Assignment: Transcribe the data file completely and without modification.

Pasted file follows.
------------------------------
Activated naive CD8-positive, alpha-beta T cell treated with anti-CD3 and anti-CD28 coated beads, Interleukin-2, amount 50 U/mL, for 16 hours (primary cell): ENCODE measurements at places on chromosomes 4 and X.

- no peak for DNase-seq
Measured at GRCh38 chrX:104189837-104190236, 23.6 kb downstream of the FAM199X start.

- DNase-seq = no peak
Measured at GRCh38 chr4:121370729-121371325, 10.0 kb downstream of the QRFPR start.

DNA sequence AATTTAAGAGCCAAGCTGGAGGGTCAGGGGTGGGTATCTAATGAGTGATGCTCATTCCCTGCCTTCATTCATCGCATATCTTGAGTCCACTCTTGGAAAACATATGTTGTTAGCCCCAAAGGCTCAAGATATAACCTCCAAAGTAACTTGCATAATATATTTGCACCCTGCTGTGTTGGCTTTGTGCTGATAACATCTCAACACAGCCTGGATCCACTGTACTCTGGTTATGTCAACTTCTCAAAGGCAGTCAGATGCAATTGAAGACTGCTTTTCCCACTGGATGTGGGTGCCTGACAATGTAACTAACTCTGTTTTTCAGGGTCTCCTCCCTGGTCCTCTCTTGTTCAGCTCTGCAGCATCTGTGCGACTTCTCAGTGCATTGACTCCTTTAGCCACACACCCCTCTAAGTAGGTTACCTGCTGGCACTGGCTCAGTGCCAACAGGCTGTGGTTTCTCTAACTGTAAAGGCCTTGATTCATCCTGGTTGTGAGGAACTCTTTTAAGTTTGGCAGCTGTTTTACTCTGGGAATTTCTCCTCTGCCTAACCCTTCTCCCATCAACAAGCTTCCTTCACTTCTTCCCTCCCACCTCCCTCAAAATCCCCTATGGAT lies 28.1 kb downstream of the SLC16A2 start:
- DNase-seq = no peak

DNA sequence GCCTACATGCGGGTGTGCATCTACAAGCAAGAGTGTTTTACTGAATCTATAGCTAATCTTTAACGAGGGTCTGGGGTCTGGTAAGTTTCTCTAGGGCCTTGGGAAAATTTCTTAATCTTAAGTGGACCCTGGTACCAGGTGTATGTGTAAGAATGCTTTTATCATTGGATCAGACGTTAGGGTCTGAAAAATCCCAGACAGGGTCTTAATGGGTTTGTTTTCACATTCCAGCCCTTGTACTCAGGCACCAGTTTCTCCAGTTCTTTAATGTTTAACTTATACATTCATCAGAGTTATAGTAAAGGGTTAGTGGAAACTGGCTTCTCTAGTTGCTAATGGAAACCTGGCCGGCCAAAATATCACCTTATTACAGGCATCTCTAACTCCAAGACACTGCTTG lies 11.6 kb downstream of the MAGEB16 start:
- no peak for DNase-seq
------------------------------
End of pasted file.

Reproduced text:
Activated naive CD8-positive, alpha-beta T cell treated with anti-CD3 and anti-CD28 coated beads, Interleukin-2, amount 50 U/mL, for 16 hours (primary cell): ENCODE measurements at places on chromosomes 4 and X.

- no peak for DNase-seq
Measured at GRCh38 chrX:104189837-104190236, 23.6 kb downstream of the FAM199X start.

- DNase-seq = no peak
Measured at GRCh38 chr4:121370729-121371325, 10.0 kb downstream of the QRFPR start.

DNA sequence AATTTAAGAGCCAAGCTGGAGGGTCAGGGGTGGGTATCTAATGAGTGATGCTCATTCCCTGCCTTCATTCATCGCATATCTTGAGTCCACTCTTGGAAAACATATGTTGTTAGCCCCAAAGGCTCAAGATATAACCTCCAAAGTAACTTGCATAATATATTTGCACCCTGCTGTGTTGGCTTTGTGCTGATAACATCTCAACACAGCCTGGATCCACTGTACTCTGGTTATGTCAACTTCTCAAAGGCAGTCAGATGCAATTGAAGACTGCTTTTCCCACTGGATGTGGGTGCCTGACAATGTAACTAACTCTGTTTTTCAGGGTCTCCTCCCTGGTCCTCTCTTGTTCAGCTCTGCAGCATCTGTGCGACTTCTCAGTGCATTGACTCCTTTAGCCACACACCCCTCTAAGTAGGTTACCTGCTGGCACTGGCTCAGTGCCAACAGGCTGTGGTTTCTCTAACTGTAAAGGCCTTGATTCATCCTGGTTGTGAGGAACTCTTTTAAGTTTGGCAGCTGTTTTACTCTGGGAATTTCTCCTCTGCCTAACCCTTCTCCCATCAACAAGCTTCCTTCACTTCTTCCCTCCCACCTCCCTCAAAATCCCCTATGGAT lies 28.1 kb downstream of the SLC16A2 start:
- DNase-seq = no peak

DNA sequence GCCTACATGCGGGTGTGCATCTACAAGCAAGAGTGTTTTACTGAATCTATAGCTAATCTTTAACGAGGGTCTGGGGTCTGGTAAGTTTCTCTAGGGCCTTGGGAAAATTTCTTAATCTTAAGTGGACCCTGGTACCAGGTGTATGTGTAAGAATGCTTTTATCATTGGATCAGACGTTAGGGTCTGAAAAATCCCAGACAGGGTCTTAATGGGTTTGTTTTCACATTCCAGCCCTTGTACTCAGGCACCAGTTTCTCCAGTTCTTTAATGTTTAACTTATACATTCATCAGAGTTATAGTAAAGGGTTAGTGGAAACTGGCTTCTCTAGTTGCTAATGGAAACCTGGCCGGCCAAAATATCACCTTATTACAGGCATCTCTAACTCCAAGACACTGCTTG lies 11.6 kb downstream of the MAGEB16 start:
- no peak for DNase-seq